4b. Pressure Vessels  (SSES Ch. 4.4) • Cylindrical Pressure Vessels • Spherical Pressure Vessels • Deformation of Pressure Vessels Back | Index | Next

 Pressure Vessels Pressure vessels contain gasses or liquids under pressure. There are two general shapes: cylindrical and spherical. Due to the internal pressure, the pressure vessels walls are in tension. Pressure vessels can be considered to be thin-walled if the wall thickness is much less than the vessel's radius, e.g., t < 0.1R (or R > 10t). This assumption is generally a good one.

Cylindrical Pressure Vessels
Some examples of cylindrical pressure vessels include propane tanks, fire extinguishers, shaken soda cans, and boilers. Cylindrical pressure vessels are subjected to two stresses: hoop (circumferential) stress sH , and axial (longitudinal) stress sL. Both of these normal stresses are derived by taking cuts through the cylinder and noting that the forces that act across that cut must sum to zero:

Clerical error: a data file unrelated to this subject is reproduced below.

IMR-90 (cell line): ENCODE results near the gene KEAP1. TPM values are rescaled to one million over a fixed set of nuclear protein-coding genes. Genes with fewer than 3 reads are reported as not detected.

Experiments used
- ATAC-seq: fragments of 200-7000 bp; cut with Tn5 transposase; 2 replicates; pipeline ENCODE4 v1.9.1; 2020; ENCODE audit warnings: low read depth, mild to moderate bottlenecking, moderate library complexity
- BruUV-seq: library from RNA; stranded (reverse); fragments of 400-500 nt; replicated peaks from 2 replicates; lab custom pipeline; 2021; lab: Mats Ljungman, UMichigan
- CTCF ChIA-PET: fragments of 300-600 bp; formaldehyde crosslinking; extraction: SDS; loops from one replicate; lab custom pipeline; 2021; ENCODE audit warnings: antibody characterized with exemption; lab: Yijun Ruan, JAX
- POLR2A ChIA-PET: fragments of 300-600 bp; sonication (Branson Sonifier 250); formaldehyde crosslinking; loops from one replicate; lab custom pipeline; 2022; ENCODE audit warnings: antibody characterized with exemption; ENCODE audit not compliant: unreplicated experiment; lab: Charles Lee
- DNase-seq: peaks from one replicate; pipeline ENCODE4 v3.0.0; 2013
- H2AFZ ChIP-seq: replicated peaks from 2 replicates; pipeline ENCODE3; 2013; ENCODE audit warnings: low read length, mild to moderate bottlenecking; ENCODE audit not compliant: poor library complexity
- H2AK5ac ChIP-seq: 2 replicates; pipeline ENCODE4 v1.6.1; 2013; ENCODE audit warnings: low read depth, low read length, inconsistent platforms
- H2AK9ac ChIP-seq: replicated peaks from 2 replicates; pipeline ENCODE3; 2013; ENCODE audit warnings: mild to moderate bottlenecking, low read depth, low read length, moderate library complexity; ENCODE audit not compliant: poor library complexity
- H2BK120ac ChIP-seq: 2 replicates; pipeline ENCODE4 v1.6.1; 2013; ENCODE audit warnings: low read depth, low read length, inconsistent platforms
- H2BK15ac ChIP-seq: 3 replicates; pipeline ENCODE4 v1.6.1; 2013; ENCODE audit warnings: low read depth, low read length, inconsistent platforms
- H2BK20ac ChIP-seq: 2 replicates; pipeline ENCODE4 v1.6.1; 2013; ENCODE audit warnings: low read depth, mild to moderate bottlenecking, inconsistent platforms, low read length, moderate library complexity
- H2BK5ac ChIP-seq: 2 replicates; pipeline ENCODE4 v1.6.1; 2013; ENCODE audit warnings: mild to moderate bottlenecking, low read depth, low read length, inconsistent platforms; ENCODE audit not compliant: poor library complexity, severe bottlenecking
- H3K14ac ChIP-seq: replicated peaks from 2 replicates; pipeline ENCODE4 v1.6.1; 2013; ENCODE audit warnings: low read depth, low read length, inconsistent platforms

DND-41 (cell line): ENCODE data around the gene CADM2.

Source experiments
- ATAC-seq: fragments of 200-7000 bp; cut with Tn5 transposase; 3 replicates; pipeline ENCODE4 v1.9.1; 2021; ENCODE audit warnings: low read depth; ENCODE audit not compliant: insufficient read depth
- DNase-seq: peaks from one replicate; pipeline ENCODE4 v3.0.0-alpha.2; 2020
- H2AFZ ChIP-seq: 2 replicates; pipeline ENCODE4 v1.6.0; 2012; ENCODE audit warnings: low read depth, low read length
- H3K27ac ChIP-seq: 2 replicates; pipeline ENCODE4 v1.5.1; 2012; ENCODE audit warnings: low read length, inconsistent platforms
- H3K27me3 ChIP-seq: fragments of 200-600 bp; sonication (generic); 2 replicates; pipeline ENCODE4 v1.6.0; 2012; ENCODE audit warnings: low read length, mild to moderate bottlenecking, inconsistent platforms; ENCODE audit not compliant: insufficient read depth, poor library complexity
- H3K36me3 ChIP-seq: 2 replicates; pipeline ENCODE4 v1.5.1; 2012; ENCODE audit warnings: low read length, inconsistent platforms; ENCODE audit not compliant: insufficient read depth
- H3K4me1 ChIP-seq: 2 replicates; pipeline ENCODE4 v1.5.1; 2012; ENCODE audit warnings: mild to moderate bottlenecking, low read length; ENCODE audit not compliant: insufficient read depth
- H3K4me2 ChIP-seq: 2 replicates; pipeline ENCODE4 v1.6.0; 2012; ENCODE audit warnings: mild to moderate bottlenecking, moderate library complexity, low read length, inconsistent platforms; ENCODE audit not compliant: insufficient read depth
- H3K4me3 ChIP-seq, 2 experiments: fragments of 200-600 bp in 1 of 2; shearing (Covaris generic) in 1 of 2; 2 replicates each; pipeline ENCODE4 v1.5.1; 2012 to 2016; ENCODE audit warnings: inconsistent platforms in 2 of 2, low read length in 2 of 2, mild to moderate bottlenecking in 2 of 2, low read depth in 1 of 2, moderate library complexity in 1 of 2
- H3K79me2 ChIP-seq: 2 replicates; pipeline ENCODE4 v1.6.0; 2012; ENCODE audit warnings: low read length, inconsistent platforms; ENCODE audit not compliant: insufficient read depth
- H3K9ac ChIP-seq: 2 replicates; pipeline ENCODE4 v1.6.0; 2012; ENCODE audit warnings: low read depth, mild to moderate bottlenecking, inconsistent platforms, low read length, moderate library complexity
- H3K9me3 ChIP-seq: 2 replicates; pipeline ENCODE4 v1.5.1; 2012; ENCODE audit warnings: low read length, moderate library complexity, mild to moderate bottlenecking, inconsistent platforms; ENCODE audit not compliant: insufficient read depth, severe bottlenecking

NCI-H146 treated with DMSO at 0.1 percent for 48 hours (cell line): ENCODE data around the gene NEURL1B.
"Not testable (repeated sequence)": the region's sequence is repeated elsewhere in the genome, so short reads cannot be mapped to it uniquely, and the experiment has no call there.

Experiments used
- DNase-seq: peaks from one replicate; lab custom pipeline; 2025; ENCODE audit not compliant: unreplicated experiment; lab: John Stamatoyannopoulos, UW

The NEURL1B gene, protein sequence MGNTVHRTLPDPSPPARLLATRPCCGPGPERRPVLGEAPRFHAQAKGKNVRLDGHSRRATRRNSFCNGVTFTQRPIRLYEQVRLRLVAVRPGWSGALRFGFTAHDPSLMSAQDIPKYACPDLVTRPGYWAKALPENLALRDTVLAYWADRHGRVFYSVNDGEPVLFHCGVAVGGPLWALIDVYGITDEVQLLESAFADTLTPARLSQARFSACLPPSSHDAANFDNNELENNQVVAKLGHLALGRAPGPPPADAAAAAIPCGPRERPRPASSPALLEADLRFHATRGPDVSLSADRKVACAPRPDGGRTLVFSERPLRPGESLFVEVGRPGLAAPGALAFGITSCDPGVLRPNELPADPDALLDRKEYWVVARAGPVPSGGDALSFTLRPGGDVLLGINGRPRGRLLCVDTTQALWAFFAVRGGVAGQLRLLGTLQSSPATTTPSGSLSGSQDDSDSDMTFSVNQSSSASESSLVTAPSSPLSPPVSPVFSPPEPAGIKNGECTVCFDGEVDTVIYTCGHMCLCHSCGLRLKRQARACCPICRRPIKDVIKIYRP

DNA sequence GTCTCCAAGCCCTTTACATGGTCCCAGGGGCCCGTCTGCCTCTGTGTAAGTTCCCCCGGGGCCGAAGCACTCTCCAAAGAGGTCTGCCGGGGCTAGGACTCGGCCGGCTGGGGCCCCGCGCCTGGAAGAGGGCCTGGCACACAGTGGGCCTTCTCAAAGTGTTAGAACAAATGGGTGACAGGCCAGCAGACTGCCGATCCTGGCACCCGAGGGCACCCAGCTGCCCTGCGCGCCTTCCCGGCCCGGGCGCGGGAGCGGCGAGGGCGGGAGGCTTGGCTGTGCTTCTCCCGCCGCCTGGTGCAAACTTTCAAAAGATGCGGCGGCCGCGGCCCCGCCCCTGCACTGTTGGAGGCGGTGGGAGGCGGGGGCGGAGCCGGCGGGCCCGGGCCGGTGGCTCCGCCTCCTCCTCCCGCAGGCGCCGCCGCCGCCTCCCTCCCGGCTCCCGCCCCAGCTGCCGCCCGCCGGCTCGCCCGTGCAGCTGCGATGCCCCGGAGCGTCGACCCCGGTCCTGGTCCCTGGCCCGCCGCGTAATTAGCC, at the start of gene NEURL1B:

Hoop Stress:  F = 0     2pRL = 2sHtL

Hoop Stress FBD.

Longitudinal Stress:  F = 0     ppR2 = sL(2pRt)

Longitudinal Stress on a cross-section.

Spherical Pressure Vessels
Due to the 3D symmetry of thin-walled spherical pressure vessels, stress is uniform (the same) throughout. The spherical stress sS is determined by cutting the sphere in half and applying equilibrium:

F = 0     ppR2 = sS(2pRt)

Spherical Stress FBD.

Deformation of Pressure Vessels
The deformation of cylindrical and spherical pressure vessels can be determined using Hooke's Law. Because of the biaxial stress state, the Poisson Effect must be considered.
 Pressure Vessel Stress/Strain Elements Strains (the reader should be able to derive these) DR, DL Cylinder Sphere

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Updated: 05/24/2009 DJD